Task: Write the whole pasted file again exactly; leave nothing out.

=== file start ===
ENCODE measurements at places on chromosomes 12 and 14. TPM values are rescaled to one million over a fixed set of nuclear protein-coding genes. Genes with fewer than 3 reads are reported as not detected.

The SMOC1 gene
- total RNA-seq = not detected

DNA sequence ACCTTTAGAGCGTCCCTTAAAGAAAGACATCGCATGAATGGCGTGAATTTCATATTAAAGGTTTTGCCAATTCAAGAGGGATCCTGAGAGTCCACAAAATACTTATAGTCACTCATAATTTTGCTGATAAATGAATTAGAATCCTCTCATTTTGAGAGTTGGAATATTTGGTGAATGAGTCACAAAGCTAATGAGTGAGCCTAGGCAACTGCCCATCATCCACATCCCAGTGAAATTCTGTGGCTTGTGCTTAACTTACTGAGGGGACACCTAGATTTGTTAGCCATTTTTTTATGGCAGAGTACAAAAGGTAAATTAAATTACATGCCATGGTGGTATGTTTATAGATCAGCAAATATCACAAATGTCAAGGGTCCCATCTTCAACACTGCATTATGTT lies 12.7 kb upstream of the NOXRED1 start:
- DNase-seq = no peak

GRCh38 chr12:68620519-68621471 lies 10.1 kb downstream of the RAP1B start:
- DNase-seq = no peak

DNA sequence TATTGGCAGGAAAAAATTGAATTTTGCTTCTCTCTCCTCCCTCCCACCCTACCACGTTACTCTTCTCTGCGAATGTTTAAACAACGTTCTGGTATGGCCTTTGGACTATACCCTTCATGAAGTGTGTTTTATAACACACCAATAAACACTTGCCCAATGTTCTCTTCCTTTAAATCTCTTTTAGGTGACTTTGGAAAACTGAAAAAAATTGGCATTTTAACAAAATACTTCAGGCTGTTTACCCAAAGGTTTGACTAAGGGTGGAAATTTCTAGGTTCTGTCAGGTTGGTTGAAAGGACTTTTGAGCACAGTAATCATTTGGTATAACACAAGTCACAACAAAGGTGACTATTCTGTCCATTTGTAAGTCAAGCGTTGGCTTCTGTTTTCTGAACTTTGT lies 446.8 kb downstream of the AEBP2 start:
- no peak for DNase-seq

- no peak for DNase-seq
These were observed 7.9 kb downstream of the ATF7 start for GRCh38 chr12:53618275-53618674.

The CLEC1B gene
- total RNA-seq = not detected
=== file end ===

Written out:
ENCODE measurements at places on chromosomes 12 and 14. TPM values are rescaled to one million over a fixed set of nuclear protein-coding genes. Genes with fewer than 3 reads are reported as not detected.

The SMOC1 gene
- total RNA-seq = not detected

DNA sequence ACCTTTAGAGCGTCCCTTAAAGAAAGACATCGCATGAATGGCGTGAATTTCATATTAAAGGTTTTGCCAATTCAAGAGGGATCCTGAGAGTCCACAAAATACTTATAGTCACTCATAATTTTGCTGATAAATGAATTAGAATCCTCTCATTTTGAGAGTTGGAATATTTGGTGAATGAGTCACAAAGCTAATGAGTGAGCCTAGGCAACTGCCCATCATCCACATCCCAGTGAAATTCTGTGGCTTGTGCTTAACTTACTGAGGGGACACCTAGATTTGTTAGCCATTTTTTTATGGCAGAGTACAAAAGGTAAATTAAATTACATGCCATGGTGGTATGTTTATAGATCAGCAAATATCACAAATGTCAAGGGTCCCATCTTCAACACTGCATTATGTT lies 12.7 kb upstream of the NOXRED1 start:
- DNase-seq = no peak

GRCh38 chr12:68620519-68621471 lies 10.1 kb downstream of the RAP1B start:
- DNase-seq = no peak

DNA sequence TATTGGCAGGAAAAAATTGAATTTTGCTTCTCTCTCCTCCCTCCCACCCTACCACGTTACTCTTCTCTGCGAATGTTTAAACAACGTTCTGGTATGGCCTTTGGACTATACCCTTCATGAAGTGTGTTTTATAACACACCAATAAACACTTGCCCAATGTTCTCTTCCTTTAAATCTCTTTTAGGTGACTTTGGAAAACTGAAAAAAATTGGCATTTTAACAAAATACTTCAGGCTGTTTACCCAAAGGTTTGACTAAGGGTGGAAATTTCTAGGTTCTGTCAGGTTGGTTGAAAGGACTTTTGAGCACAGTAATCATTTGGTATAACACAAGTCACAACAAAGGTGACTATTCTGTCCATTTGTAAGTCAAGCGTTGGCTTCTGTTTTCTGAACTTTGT lies 446.8 kb downstream of the AEBP2 start:
- no peak for DNase-seq

- no peak for DNase-seq
These were observed 7.9 kb downstream of the ATF7 start for GRCh38 chr12:53618275-53618674.

The CLEC1B gene
- total RNA-seq = not detected